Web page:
So, if you’re visiting Pittsburgh, here’s the hungry reader must-see list:

  • Carnegie Library of Pittsburgh
  • White Whale Bookstore
  • Apteka
  • Primanti Brothers
  • Duquesne Incline
  • Prantl’s Bakery

Anyone else pleasantly surprised by Pittsburgh? Any recommendations?

Bookish news, in which I am despondent

There’s been some good stuff lately on the bookish interwebs, but this first story is making me ache inside.

There goes one of my favorite podcasts…

Brian Lamb has retired. And I just downloaded his final Q&A podcast –an interview of David McCullough. And I’m feeling gloomy and withdrawal-y and unhappy and a bit moan-y about it. He wasn’t supposed to ever retire.

(photo credit: Wikipedia)

In Jeopardy, baby…

In happier news, the current Jeopardy winner has stated that he learned so many darn facts by reading children’s booksmy very most favorite way in the world to learn new stuff. I hope this technique goes viral.

If only I had faith in TV…

…this would be better news. Susan Orlean’s magnificent The Library Book has been optioned for TV.

Validation for not Konmari-ing the books

Science says book buying is good for us. (Why do none of us find this to be a surprise?)

What bookish news stories have caught your eye lately?

Bookish Tourist: Carnegie Library of Pittsburgh

Pittsburgh: so much to love.

We saw surprising historic sites, rode an incline, saw gorgeous views from the heights, ate fabulous and unusual foods that delighted us, and visited a gorgeous library with dinosaur views.

We arrived in Pittsburgh in the evening, and libraries have generous hours so we headed there first.

We visited the Carnegie Library of Pittsburgh Main Library, which:

  • Is named in honor of the Carnegie—Pittsburgh philanthropist Andrew Carnegie, who is famous for the library buildings he funded nationwide
  • Shares space on a huge city block with the Carnegie Institute museums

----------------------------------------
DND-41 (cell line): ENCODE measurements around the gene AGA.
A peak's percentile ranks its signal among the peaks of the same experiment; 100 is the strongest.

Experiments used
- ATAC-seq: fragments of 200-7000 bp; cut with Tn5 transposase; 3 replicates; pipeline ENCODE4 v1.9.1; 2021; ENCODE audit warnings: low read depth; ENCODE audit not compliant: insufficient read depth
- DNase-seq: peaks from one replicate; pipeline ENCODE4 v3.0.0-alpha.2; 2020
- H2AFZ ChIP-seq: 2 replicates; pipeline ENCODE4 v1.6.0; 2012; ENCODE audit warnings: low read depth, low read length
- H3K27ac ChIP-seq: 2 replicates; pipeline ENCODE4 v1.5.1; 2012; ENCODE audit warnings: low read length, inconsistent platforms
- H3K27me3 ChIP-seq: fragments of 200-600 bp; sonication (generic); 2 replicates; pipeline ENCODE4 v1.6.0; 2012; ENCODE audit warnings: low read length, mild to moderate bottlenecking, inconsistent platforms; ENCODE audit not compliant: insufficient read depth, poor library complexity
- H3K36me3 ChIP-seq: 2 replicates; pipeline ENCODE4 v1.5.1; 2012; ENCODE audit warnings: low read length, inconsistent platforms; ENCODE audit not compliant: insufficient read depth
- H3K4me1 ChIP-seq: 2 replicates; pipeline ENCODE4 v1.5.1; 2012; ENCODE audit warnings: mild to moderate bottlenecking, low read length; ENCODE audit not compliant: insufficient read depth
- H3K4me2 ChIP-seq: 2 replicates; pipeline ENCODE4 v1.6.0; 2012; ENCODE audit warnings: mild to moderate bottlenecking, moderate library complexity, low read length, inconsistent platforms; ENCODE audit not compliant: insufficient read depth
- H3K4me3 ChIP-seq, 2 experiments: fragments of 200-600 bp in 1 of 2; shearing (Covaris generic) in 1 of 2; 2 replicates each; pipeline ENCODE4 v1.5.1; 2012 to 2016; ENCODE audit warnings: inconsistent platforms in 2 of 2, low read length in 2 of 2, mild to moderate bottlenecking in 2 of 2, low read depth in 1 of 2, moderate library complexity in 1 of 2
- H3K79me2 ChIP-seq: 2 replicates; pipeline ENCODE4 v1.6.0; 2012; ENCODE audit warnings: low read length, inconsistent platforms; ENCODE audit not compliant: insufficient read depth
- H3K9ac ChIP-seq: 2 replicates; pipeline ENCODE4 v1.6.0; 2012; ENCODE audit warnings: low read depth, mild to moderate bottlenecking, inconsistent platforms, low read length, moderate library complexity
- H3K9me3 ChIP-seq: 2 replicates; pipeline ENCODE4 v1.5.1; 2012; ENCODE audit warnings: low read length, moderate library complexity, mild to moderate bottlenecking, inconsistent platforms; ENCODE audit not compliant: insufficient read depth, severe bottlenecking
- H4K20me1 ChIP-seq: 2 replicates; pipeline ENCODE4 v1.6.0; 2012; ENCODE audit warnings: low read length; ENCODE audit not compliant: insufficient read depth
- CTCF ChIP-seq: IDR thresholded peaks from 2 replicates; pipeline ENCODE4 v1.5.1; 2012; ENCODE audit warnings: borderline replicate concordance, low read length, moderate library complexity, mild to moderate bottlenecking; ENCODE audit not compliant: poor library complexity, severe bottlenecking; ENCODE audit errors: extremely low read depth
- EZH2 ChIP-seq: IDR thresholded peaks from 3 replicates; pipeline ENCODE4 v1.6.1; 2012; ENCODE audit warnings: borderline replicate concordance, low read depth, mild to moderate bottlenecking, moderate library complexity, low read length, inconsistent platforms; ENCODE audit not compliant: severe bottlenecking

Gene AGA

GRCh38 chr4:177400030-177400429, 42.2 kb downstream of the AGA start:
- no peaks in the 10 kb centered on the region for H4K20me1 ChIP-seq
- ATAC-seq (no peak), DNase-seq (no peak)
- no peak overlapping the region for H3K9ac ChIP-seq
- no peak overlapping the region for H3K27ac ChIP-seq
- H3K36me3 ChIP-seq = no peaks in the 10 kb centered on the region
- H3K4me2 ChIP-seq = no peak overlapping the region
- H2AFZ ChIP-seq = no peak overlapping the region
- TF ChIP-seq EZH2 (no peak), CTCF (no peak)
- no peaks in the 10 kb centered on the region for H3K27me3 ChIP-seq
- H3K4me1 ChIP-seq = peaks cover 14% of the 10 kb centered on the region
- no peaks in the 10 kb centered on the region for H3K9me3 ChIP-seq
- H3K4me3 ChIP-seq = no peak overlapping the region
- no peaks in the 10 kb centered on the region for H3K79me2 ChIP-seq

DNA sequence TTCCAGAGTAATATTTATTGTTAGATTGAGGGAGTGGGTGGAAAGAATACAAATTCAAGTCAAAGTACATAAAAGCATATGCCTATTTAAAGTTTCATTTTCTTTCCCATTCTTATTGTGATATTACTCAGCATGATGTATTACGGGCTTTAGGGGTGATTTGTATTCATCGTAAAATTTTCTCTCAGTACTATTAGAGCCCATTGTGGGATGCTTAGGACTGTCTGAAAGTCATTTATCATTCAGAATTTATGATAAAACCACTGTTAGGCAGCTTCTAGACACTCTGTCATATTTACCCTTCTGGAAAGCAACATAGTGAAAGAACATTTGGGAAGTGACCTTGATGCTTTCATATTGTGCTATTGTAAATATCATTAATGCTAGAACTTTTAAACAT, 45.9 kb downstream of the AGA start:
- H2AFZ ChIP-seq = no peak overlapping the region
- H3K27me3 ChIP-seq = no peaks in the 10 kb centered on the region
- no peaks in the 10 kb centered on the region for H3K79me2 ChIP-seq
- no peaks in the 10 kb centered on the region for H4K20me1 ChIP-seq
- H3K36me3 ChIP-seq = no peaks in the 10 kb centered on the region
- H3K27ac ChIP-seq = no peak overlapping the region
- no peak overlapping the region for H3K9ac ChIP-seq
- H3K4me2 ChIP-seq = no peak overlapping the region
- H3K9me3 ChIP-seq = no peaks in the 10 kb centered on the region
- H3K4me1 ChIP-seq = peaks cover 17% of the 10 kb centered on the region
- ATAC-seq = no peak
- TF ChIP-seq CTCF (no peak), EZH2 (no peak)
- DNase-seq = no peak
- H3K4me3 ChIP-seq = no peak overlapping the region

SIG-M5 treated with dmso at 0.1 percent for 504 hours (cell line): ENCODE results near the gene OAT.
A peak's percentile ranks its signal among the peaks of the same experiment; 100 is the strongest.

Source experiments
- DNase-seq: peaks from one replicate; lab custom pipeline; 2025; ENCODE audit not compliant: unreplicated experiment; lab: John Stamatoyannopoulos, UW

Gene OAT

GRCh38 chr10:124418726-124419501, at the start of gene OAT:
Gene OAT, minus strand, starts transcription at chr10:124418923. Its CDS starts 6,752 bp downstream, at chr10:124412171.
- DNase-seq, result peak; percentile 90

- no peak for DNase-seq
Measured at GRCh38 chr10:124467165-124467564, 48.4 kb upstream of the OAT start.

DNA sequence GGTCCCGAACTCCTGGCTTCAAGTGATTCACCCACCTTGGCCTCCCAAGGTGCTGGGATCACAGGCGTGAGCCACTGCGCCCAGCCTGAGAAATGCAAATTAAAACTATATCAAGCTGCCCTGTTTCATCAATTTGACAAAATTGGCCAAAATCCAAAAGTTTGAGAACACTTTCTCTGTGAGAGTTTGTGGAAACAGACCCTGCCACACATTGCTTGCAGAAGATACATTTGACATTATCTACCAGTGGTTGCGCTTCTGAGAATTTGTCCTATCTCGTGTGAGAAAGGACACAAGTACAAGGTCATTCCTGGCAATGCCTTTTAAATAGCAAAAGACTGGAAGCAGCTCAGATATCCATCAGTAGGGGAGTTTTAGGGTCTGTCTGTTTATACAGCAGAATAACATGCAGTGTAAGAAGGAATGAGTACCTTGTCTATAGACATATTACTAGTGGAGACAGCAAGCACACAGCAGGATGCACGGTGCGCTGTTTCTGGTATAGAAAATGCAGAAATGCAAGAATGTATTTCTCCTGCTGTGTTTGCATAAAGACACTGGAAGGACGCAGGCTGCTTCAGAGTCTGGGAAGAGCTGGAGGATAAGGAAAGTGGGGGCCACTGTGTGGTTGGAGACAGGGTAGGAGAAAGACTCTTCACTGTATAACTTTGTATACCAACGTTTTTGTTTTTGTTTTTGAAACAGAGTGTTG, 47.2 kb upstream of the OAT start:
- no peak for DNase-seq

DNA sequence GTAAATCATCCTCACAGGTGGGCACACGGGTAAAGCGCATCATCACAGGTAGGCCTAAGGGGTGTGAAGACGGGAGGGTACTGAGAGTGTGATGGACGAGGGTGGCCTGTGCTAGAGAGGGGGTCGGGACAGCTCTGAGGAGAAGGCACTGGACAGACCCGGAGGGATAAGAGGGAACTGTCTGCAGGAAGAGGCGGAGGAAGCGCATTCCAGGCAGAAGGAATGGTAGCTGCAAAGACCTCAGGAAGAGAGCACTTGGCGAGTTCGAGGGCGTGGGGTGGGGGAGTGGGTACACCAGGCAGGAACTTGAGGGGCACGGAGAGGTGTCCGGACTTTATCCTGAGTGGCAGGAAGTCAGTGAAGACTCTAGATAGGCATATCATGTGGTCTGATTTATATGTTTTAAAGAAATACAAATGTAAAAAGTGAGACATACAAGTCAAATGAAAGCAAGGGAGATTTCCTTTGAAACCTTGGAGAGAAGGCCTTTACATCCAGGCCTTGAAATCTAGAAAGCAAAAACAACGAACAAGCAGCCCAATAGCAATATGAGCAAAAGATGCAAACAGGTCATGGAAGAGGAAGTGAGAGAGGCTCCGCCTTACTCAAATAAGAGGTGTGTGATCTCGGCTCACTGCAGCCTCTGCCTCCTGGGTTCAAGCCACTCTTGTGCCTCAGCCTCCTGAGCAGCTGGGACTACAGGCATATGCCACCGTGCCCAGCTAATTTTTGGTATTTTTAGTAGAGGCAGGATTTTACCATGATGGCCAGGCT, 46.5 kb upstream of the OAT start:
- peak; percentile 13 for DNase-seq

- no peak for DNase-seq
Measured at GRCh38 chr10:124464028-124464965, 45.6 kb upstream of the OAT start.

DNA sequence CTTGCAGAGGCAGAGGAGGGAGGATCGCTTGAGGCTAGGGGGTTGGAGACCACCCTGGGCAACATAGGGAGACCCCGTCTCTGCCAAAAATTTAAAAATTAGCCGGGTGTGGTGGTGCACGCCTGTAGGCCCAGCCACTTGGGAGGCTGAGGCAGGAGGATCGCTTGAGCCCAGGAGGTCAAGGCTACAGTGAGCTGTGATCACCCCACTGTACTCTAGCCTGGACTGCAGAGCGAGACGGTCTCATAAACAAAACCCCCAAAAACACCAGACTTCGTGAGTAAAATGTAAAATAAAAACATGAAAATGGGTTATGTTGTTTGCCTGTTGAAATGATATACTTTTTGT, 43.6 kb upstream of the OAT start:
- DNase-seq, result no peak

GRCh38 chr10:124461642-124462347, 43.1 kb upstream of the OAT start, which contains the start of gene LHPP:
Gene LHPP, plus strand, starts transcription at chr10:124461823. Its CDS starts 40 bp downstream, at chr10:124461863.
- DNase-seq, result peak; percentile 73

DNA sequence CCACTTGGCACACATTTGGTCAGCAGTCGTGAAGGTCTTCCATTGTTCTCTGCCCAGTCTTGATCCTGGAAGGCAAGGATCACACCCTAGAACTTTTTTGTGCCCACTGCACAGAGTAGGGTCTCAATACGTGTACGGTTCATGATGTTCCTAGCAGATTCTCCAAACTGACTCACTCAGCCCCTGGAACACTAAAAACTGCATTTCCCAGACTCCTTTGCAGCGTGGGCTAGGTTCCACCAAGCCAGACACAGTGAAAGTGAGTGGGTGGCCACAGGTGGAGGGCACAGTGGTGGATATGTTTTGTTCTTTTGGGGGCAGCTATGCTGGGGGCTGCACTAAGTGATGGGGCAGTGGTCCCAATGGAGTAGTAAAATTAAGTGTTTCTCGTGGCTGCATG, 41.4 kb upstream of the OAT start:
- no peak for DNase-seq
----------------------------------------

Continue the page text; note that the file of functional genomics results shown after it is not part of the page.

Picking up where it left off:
So we’re talking about a spectacular, swoon-worthy library that causes this kind of reaction…

And it means that when a person is in the nonfiction stacks and looks out the window, this is the view…

And the stacks are utterly charming.

And they’re kept their old card catalog, which holds some of their indexes. And who doesn’t love an old card catalog?

And of course, the most important part is the staff. We were greeted warmly and offered assistance, and a kind librarian answered my questions. And then we wandered into another area, and more pleasant attentiveness there.

As an introduction to Pittsburgh, this place won me over completely.

Well done, city of Pittsburgh. A good library is a great testament to the strength and health of a city.

Books I can’t wait to read

My library holds list holds many delights. Here’s what I’m most eagerly anticipating reading in the months ahead…

  • The Policewoman’s Bureau by Edward Conlon
  • Pride, Prejudice, and Other Flavors by Sonali Dev
  • Furious Hours: Murder, Fraud, and the Last Trial of Harper Lee by Casey Cep
  • Rules for Visiting by Jessica Francis Kane
  • Waiting for Tom Hanks by Kerry Winfrey
  • The Dutch House by Ann Patchett  

This whole list fills me with wiggly anticipation.

What books are you aching to get hold of?